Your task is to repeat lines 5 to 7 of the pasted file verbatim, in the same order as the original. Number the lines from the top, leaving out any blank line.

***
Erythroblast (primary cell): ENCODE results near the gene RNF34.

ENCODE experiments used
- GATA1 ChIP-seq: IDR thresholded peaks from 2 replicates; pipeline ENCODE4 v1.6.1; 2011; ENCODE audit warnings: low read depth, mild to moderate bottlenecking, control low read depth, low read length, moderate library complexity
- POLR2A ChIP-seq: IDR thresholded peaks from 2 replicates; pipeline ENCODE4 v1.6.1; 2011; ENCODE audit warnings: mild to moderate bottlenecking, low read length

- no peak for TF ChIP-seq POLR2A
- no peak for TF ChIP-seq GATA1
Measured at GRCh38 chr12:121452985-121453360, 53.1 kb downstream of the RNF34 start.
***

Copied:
- no peak for TF ChIP-seq POLR2A
- no peak for TF ChIP-seq GATA1
Measured at GRCh38 chr12:121452985-121453360, 53.1 kb downstream of the RNF34 start.